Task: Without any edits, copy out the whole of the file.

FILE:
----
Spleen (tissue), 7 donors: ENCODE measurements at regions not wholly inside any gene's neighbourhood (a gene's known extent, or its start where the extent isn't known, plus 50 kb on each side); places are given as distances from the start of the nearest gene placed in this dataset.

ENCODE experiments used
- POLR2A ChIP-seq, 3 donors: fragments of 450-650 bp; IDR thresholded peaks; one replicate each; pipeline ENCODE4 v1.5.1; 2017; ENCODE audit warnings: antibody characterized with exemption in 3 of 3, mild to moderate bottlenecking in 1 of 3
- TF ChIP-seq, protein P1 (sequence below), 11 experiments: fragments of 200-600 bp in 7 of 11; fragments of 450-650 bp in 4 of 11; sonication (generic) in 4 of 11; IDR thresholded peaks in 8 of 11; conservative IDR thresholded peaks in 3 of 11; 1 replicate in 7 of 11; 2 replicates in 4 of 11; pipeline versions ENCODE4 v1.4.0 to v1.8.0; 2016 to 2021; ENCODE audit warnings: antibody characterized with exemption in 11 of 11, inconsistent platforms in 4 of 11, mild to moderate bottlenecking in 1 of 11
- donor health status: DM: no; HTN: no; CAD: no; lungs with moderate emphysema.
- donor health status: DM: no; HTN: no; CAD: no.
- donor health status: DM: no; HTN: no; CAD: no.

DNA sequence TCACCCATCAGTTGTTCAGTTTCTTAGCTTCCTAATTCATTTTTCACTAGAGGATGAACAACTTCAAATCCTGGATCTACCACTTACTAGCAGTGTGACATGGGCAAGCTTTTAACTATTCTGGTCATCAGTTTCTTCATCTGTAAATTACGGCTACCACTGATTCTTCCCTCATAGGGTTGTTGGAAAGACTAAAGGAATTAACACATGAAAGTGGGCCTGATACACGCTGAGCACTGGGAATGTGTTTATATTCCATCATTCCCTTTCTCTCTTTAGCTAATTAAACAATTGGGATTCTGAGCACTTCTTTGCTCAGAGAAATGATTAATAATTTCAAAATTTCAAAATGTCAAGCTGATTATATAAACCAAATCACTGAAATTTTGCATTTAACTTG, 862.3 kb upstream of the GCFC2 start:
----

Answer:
Spleen (tissue), 7 donors: ENCODE measurements at regions not wholly inside any gene's neighbourhood (a gene's known extent, or its start where the extent isn't known, plus 50 kb on each side); places are given as distances from the start of the nearest gene placed in this dataset.

ENCODE experiments used
- POLR2A ChIP-seq, 3 donors: fragments of 450-650 bp; IDR thresholded peaks; one replicate each; pipeline ENCODE4 v1.5.1; 2017; ENCODE audit warnings: antibody characterized with exemption in 3 of 3, mild to moderate bottlenecking in 1 of 3
- TF ChIP-seq, protein P1 (sequence below), 11 experiments: fragments of 200-600 bp in 7 of 11; fragments of 450-650 bp in 4 of 11; sonication (generic) in 4 of 11; IDR thresholded peaks in 8 of 11; conservative IDR thresholded peaks in 3 of 11; 1 replicate in 7 of 11; 2 replicates in 4 of 11; pipeline versions ENCODE4 v1.4.0 to v1.8.0; 2016 to 2021; ENCODE audit warnings: antibody characterized with exemption in 11 of 11, inconsistent platforms in 4 of 11, mild to moderate bottlenecking in 1 of 11
- donor health status: DM: no; HTN: no; CAD: no; lungs with moderate emphysema.
- donor health status: DM: no; HTN: no; CAD: no.
- donor health status: DM: no; HTN: no; CAD: no.

DNA sequence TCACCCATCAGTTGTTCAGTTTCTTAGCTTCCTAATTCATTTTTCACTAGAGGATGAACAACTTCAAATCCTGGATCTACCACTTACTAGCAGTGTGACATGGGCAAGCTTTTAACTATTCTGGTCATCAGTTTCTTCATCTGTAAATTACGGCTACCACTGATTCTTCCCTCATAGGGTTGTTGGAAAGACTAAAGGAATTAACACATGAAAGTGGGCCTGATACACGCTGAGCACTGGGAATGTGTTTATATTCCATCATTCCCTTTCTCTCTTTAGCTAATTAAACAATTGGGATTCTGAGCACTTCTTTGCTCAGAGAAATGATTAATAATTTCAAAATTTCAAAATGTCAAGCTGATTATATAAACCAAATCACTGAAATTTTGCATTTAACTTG, 862.3 kb upstream of the GCFC2 start: